Mercedes-Benz Citan (2013–)
It may be based on the Renault Kangoo van but the Citan is different enough to justify the Mercedes-Benz badge. Refinement is much better and noise levels lower. It's also better to drive.
109 CDI BlueEfficiency is impressively economical with an official figure of 65.7mpg and emissions of 112g/km. That's better than any other small van this size.
The standard stereo looks like a cheap aftermarket unit and with its small button it's quite fiddly to use. We think a proper integrated Mercedes-Benz unit would look much neater.
The unusual handbrake is awkward to use and seems like a case of form over function. A standard handbrake would have been much better. Doesn't work well either.
Given the price, the interior lacks quality and design. A Transit Connect does it much better.
Only a three star Euro NCAP crash safety rating. It was retested in 2013 and awarded a four star rating with a 79% adult occupant safety rating, 81% for child safety, 56% for pedestrian safety and 70% for safety assist. These figures are for the Kombi version.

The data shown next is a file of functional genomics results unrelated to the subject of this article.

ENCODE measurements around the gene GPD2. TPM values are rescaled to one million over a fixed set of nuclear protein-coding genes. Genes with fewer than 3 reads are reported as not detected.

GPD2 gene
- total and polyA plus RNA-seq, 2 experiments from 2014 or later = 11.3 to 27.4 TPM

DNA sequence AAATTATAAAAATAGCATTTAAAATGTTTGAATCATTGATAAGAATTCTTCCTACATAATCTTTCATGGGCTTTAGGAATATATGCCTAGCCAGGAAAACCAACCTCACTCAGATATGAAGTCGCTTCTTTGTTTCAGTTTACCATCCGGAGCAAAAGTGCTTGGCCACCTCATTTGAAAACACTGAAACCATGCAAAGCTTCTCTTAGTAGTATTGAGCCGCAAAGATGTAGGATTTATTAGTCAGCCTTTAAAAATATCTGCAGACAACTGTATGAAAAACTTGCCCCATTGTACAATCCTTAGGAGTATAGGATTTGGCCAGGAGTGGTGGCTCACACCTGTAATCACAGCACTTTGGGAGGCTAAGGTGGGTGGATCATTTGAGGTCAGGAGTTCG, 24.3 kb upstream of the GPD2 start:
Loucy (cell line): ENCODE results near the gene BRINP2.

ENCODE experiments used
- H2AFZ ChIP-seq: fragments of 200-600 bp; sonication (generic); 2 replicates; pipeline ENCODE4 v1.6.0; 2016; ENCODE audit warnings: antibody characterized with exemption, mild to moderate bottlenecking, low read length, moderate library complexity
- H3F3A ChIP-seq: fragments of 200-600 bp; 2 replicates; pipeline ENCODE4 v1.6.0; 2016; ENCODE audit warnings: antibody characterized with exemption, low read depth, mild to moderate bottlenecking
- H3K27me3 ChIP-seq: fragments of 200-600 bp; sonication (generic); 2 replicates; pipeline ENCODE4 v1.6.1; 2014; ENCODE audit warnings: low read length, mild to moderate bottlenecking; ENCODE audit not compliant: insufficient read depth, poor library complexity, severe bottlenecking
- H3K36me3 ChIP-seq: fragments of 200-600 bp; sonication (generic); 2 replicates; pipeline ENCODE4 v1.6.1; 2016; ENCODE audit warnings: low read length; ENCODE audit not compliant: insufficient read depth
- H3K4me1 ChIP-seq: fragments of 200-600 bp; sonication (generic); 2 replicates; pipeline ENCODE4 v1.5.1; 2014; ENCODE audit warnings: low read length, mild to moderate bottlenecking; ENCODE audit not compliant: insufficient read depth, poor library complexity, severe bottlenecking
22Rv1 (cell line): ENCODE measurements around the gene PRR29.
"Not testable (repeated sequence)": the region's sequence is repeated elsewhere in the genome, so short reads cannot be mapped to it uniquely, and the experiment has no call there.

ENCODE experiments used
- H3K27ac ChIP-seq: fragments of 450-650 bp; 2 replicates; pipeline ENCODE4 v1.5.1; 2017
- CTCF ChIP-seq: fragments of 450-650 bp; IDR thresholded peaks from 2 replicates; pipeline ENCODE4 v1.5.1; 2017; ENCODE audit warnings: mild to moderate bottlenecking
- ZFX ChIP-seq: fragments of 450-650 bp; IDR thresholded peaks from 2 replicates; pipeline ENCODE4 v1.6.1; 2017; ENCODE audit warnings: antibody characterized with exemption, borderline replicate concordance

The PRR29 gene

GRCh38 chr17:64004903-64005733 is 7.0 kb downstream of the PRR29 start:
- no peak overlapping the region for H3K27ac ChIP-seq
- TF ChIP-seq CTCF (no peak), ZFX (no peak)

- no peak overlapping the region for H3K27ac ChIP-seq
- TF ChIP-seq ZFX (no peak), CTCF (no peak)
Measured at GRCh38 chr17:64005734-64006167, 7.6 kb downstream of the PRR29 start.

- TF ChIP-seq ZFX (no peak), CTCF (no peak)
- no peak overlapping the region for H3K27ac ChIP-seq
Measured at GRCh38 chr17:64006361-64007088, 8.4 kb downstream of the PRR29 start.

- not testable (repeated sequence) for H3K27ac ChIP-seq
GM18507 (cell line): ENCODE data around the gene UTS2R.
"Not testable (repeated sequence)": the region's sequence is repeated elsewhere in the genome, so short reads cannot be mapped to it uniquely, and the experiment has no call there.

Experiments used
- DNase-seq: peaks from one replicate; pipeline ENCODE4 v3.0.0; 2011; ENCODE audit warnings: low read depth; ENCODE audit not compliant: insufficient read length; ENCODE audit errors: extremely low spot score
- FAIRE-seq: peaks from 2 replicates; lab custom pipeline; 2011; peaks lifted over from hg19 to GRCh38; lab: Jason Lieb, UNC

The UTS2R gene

3500 Citan vans recalled by Daimler in Europe because of faulty airbags, shortly after the model scored only three out of five stars in a crash survey conducted by the Euro New Car Assessment Programme (NCAP).
Daimler recalled Citan vans built between September 2012 and May 2013 to check whether brake lines were incorrectly installed.
Real world tests by AIR Index found the Citan 109 Dualiner 1.5 diesel to emit almost nine times the official level of NOx. Air Index claims the Citan emitted 902 mg/km NOx, which was significantly higher than its 105 mg/km limit.
23-7-2017: MB issued a voluntary recall to apply software upgrades to diesel engines in a bid to cut nitrogen oxide emissions on three million vehicles. All Euro 5 and Euro 6 standard diesel engines registered in Europe between January 2011 and September 2015 are affected. (Only the new two-litre turbodiesel fitted to the latest E-Class saloon and a new V6 turbodiesel in the soon-to-be released S-Class are exempt.) A Mercedes-Benz spokesman said that the “software upgrade” would be carried out by dealerships when customers visited for a service or other maintenance work and would take around an hour to complete. MB “did not expect” the upgrade to have any effect on the performance of Mercedes-Benz vehicles. Many Mercedes-Benz diesel vehicles have already had the update applied after work to apply the changes to compact vehicles and the V-Class MPV got underway in March. It was reported in The Times in July that while Daimler, which manufactures Mercedes-Benz, had not been found to use the same type of software for cheating emissions tests discovered in Volkswagen vehicles in 2015, it is the subject of an investigation by the German authorities into the possible manipulation of exhaust controls in cars with diesel engines.